A Latin American specialist, he has dedicated much of his career to the continent, regularly working throughout the region since 2011, and now based between Brazil and the UK since 2014.

Phil has a long track record with some of the most respected names in media and journalism. These include the BBC, Guardian, CNN, National Geographic, Vice, Aljazeera Network, the Washington Post, UNHCR, UNISDR, UNWHO, Google and many others. He is now dedicating his time to working on collaborative multimedia projects that incorporate film, photo and written storytelling.

Kat Knight

Kat Knight is a film director and editor, born in Oklahoma and based in Brooklyn. Kat is passionate about telling character-driven stories with social justice issues at their core whilst taking the viewer inside intimate and vulnerable worlds. A 2013 School of Visual Arts graduate, her thesis film, Cicada Psalm, won the Dusty Award for Best Documentary.  Kat is currently in the early stages of production on her first feature-length personal documentary, Prairie Queers, which explores sexual fluidity within her non-traditional family.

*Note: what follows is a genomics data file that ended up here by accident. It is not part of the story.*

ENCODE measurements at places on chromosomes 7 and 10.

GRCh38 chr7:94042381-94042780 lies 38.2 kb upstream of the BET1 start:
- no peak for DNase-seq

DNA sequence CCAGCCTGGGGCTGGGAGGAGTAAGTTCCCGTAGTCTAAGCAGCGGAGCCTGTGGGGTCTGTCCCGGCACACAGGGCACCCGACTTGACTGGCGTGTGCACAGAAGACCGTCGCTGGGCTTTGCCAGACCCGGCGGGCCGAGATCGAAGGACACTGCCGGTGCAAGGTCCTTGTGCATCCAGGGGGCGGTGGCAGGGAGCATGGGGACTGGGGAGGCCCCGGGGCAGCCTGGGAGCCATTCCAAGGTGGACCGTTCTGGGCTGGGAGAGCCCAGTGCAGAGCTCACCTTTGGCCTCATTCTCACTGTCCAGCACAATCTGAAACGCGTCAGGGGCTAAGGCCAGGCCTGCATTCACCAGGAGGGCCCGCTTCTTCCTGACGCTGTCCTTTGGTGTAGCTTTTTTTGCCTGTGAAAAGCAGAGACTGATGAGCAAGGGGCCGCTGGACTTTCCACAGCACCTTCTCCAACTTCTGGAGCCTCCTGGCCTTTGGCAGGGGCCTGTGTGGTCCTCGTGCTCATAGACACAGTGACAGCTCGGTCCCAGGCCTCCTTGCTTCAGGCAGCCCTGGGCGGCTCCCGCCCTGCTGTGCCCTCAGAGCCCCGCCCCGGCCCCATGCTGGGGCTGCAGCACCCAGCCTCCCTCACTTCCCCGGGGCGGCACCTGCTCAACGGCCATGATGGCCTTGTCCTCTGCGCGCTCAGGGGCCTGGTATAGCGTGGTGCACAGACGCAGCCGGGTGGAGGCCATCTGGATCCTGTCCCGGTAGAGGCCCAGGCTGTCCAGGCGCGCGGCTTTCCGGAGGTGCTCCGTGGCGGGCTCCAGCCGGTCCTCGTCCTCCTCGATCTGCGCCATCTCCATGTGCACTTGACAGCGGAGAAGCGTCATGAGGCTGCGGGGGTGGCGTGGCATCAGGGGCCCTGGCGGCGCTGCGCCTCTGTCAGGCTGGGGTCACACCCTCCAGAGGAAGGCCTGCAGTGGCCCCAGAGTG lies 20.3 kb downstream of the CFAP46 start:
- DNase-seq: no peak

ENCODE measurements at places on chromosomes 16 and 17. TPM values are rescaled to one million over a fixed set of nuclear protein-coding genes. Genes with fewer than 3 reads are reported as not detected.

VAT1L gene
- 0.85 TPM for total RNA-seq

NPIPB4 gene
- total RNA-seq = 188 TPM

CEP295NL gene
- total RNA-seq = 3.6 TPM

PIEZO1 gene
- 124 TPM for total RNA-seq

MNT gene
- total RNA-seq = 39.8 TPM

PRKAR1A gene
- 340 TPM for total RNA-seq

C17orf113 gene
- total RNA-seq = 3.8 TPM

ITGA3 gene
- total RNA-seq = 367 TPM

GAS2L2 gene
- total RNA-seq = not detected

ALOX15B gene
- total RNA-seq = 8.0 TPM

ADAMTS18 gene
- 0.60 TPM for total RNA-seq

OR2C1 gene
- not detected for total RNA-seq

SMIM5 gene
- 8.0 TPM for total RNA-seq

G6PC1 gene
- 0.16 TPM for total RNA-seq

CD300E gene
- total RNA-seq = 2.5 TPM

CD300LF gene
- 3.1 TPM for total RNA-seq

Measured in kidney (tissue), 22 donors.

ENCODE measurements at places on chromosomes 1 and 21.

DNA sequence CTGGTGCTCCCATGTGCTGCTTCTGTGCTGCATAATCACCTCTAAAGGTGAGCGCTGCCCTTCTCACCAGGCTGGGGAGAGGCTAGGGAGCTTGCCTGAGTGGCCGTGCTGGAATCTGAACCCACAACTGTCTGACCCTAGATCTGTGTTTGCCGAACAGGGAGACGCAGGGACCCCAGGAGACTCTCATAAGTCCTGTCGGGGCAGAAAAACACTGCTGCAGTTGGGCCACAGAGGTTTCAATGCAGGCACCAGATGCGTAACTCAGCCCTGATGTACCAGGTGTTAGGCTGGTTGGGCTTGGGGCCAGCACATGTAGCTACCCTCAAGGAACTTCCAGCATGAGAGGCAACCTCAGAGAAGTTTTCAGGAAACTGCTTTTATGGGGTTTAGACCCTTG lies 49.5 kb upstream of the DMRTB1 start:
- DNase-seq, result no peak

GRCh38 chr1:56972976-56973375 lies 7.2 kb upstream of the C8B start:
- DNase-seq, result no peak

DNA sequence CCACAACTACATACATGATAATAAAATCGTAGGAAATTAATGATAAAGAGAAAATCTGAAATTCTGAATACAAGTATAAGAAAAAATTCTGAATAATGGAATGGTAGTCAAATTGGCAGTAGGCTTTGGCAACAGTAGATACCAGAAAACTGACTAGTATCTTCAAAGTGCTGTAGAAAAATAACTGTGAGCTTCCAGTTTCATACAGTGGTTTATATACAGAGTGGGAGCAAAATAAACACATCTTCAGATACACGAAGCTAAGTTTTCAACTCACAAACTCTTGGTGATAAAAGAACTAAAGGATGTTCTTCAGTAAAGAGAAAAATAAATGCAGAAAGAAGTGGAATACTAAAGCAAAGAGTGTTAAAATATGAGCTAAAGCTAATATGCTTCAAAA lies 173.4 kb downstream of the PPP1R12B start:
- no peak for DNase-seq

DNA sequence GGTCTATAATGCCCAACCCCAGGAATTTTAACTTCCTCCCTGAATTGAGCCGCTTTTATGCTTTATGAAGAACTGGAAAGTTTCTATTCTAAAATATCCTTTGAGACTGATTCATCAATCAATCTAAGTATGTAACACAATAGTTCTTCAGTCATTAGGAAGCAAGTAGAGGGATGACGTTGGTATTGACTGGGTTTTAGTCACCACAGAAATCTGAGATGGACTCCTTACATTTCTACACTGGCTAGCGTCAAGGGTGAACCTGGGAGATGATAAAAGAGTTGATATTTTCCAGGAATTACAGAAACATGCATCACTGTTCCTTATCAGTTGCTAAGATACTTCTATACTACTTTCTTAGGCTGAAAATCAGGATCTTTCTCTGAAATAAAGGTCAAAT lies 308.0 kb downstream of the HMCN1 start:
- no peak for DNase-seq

Tushar Madhav